Dr Frédéric Godart, INSEAD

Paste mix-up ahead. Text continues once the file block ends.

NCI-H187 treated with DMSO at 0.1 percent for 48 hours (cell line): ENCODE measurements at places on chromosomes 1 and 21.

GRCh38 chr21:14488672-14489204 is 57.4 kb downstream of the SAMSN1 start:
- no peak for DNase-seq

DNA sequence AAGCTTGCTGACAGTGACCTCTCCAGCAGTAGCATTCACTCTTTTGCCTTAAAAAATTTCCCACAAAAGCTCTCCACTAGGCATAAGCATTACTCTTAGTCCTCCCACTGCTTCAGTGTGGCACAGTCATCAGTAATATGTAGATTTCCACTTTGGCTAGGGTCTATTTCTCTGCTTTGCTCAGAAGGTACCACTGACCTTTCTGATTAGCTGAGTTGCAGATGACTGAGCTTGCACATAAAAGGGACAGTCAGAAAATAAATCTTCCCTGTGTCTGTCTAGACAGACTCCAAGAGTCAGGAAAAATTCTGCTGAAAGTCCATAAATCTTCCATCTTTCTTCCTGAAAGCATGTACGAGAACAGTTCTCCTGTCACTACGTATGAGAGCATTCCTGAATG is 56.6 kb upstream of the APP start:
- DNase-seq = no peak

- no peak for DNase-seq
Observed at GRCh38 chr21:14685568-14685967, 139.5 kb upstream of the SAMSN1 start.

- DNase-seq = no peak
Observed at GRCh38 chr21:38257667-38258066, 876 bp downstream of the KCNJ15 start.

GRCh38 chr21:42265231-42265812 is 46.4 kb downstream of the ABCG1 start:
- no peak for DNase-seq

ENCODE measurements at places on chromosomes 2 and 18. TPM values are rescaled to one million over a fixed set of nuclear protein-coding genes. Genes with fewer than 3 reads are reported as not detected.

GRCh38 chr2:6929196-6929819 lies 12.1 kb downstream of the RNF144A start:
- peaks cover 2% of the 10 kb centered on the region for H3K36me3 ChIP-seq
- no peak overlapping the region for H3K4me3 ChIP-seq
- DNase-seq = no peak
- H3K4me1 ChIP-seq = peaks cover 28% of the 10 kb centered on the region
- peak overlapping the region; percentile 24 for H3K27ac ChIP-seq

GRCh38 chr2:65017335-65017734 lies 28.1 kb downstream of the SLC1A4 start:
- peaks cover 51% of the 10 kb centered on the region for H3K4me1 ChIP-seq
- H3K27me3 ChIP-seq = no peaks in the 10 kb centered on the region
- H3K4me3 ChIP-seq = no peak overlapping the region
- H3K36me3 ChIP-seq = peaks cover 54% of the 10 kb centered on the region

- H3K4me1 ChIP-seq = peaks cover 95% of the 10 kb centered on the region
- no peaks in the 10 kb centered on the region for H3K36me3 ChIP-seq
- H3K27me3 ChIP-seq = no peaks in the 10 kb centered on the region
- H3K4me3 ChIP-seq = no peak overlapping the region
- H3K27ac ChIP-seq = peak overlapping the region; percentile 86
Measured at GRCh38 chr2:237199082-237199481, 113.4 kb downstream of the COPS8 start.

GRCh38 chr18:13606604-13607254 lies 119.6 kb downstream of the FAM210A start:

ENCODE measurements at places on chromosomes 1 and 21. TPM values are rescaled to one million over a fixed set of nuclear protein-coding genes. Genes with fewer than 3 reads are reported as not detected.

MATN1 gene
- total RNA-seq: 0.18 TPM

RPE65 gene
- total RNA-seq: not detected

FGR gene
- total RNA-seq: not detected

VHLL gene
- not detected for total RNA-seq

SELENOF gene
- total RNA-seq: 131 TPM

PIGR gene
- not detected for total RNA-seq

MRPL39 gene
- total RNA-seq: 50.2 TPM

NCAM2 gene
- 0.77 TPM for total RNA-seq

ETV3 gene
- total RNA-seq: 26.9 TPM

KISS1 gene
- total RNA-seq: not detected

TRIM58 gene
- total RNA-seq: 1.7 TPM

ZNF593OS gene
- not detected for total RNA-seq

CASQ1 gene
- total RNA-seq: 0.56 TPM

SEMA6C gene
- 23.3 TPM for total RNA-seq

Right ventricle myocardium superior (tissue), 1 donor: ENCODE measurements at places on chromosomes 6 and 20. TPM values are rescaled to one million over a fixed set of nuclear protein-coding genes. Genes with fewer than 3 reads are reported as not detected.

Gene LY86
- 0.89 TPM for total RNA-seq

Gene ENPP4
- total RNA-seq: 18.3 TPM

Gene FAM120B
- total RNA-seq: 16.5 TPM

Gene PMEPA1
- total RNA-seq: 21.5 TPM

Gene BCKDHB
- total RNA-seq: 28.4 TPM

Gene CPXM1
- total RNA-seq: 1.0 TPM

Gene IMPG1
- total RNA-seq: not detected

Corporate names constitute a major element of the symbolic-strategic management of firms. However, the relevant literature to date has only considered parent firm names in isolation while ignoring cases where the plurality of subsidiary names, or “semantic constellations”, introduces added intricacy to the firm’s shared institutional space with audiences. Observing this gap, we explore evolving perceptual dynamics between the parent’s semantic constellation over time and its core-business creative performance. We identify two mutually exclusive and collectively exhaustive semantic strategies: semantic autonomy, which refers to disaffiliating names of the parent and its subsidiaries for intra-category differentiation; and semantic seeding, or affiliating these names for legitimacy spillover. Using unique panel data of high-end global fashion houses between 1998 and 2010, we find that semantic autonomy enhances the parent’s creativity perception when adopted in moderation (an inverted U curvilinear relationship), whereas semantic seeding consistently devaluates it. These main effects are also shown to be moderated by the parent’s prior social and financial standing in the market, namely its name awareness and affiliation to business groups.